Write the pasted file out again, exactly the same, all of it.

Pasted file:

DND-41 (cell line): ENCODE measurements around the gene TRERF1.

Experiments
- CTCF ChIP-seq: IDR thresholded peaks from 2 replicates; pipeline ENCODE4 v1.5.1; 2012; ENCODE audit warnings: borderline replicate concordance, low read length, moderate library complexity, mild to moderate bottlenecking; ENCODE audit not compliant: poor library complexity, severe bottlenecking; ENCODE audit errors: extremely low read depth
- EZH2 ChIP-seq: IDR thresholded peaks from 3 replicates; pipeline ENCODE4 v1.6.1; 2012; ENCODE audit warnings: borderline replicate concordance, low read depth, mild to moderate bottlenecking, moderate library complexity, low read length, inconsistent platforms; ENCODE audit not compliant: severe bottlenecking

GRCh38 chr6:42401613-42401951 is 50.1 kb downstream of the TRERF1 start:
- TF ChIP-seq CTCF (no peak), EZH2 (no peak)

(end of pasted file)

DND-41 (cell line): ENCODE measurements around the gene TRERF1.

Experiments
- CTCF ChIP-seq: IDR thresholded peaks from 2 replicates; pipeline ENCODE4 v1.5.1; 2012; ENCODE audit warnings: borderline replicate concordance, low read length, moderate library complexity, mild to moderate bottlenecking; ENCODE audit not compliant: poor library complexity, severe bottlenecking; ENCODE audit errors: extremely low read depth
- EZH2 ChIP-seq: IDR thresholded peaks from 3 replicates; pipeline ENCODE4 v1.6.1; 2012; ENCODE audit warnings: borderline replicate concordance, low read depth, mild to moderate bottlenecking, moderate library complexity, low read length, inconsistent platforms; ENCODE audit not compliant: severe bottlenecking

GRCh38 chr6:42401613-42401951 is 50.1 kb downstream of the TRERF1 start:
- TF ChIP-seq CTCF (no peak), EZH2 (no peak)